Spearheading the country’s aviation growth

Posted: 30 September 2008 | Mr. B.S. Shantharaju, Chief Executive Officer, Delhi International Airport (P) Limited | No comments yet

Delhi’s Indira Gandhi International Airport (IGIA) is undergoing a major transformation, under the stewardship of Delhi International Airport (P) Limited (DIAL). The airport is being modernised with the addition of new terminals, runways and other passenger convenience infrastructure.

Delhi’s Indira Gandhi International Airport (IGIA) is undergoing a major transformation, under the stewardship of Delhi International Airport (P) Limited (DIAL). The airport is being modernised with the addition of new terminals, runways and other passenger convenience infrastructure.

DIAL is a consortium led by GMR Group, one of India’s leading infrastructure developers. Other partners in the consortium include: Fraport AG, Eraman Malaysia, India Development Fund and Airports Authority of India under the Public Private Partnership Initiative of the Government of India. DIAL was awarded the mandate for the modernisation and restructuring of IGI Airport into a world class facility, after an international competitive bid in January 2006.

The airport, with a traffic throughput of 24 million passengers (2007-08), is the second busiest airport in the country. Currently, the airport is served by nearly 70 domestic and international airlines, connecting more than 110 destinations across the country and the globe.

Since taking over operations of IGI Airport in May 2006, DIAL has carried out extensive development of existing terminals and adding new facilities. Within the existing terminals, DIAL has brought about many changes to upgrade the facilities. Terminal 1 has undergone extensive modifications to both interiors and exteriors, to give a modern look. The seats, rest rooms, lighting and air conditioning have all been upgraded. DIAL has also introduced a wide variety of eateries across the airport, to cater to the varied taste of passengers.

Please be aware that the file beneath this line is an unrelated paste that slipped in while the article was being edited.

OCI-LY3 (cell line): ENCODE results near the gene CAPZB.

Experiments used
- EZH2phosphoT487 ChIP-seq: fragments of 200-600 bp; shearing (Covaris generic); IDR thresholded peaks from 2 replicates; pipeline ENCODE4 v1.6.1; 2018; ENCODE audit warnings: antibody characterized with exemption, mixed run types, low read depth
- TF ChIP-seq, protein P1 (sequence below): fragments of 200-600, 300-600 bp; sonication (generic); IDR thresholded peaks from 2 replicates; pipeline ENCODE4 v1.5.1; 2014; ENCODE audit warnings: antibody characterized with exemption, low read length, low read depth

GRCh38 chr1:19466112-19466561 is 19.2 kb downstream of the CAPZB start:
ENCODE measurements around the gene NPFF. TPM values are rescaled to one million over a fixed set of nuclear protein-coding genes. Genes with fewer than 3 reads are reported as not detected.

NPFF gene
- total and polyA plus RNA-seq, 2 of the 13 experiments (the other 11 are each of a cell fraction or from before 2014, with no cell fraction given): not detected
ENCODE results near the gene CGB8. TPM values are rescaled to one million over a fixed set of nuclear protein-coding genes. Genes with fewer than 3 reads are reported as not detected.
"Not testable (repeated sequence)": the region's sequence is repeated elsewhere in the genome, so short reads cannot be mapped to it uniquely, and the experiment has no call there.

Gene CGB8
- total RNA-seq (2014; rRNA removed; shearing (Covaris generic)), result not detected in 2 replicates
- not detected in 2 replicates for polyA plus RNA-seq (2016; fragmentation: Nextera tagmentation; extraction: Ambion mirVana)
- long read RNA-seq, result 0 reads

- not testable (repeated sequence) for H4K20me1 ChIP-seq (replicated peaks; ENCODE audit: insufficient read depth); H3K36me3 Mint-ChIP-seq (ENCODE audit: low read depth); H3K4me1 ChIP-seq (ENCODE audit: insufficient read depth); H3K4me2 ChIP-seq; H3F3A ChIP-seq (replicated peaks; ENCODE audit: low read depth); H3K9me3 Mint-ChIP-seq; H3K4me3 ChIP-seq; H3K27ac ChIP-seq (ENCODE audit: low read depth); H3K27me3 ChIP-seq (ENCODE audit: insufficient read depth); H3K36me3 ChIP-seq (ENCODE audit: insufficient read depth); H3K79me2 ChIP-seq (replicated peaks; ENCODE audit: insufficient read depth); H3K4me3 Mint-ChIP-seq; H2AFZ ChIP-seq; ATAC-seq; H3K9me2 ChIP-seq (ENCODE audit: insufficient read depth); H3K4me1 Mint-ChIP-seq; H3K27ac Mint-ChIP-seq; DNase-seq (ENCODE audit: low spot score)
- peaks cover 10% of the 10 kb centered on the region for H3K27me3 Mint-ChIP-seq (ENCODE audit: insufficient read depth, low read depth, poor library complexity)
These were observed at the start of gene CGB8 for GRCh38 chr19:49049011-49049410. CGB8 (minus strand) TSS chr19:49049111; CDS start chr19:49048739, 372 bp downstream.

Some recent developments

Modernisation of existing Terminal 2 (International)

The International Terminal (Terminal 2) has undergone a major renovation, which has significantly increased its capacity to handle passengers. The departure ramp on the city side has been widened to accommodate more vehicles. DIAL has also deployed a large number of traffic marshals, free luggage porters and customer care executives on the city side, who guide passenger vehicles, help passengers with their luggage and lead them to their respective entry gates. The number of entry gates into the terminal has been increased from four to eight.

In the departure check-in area, an additional 2,500m² of space has been added to increase the number of check-in counters. The terminal now features 100 check-in counters, up from 78 and these new check-in counters will assist the airlines in processing passengers faster. The modern three level, in-line baggage handling system, will eliminate the entire process of getting one’s luggage X-rayed before check-in. Passengers can now proceed directly to check-in counters upon entering the terminal, thus saving 10-15 minutes. Airlines operating from IGI Airport International Terminal have shifted to the in-line baggage handling system.
The number of immigration counters in the departure area has now gone up from 28 to 52. This increase in counters and immigration officers will help them speed up the immigration process and reduce queues. Furthermore, the space allocated to the immigration area in the departure level has been increased by 800m². The security hold area has been expanded and additional seating has been provided. The number of security lanes has also been increased to 22 from 10, which will reduce the queues for security clearance. Additional X-ray machines are also being provided for hand baggage inspection, and the aerobridges for aircraft boarding have been renovated and have a pleasant look and feel.